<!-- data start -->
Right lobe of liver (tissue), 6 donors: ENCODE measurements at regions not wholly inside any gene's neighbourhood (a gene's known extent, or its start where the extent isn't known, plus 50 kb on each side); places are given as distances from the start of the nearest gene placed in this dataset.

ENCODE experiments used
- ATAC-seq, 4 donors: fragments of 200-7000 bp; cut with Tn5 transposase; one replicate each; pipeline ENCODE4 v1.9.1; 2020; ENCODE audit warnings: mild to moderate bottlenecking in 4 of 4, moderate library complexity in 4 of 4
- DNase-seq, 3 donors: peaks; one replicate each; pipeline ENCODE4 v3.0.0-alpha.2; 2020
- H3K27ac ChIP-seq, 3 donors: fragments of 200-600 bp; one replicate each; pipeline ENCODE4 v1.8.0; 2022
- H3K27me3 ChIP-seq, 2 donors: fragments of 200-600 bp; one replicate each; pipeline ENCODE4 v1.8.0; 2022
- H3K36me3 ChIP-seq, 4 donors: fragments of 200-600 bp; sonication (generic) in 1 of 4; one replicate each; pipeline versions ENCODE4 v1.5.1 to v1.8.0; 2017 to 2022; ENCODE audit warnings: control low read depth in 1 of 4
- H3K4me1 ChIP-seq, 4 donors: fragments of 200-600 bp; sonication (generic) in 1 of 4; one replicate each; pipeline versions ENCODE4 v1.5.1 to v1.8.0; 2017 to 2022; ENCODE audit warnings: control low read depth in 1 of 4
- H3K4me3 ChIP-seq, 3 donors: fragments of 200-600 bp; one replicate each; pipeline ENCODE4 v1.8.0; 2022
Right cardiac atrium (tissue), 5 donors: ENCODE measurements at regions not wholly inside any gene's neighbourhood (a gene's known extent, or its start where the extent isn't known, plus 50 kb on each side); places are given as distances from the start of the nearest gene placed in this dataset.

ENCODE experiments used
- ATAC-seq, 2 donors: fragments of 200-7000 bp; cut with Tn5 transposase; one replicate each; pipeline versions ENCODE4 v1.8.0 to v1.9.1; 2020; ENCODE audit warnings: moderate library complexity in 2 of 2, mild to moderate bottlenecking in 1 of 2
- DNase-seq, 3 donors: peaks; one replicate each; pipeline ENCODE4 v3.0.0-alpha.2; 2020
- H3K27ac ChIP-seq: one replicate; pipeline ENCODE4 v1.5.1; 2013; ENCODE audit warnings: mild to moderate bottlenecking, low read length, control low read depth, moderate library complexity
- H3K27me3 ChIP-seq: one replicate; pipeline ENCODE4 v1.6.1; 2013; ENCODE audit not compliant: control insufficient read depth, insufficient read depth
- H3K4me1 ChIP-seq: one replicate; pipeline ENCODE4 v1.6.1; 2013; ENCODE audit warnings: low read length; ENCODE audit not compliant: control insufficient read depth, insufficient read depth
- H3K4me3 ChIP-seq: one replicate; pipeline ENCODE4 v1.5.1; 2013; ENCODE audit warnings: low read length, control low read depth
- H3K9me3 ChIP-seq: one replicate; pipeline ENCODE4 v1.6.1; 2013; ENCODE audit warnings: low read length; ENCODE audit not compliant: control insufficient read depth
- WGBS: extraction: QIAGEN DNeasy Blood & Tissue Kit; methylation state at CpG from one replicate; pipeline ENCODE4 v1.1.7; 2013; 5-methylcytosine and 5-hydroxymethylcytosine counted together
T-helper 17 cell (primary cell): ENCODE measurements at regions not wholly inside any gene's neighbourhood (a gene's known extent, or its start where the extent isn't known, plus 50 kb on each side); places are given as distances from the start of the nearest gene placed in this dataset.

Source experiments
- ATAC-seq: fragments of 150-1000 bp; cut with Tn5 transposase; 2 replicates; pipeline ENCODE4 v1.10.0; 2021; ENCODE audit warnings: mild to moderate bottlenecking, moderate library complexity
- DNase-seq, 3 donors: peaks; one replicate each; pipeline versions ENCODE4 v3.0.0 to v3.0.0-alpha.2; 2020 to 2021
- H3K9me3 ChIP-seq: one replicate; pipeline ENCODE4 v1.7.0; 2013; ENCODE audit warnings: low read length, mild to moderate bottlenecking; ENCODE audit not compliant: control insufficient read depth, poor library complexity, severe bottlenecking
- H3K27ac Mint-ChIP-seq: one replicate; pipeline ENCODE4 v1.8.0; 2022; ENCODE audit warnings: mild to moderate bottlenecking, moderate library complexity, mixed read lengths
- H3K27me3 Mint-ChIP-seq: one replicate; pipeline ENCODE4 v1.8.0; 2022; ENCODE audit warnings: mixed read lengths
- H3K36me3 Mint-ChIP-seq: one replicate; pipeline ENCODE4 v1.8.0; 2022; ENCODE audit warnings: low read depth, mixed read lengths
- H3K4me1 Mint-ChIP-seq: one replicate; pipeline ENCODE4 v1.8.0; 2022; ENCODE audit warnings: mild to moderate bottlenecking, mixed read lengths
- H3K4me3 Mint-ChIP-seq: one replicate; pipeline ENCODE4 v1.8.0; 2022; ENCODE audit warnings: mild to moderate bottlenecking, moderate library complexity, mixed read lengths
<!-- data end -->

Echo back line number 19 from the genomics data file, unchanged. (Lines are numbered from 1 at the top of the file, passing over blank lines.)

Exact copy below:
- WGBS: extraction: QIAGEN DNeasy Blood & Tissue Kit; methylation state at CpG from one replicate; pipeline ENCODE4 v1.1.7; 2013; 5-methylcytosine and 5-hydroxymethylcytosine counted together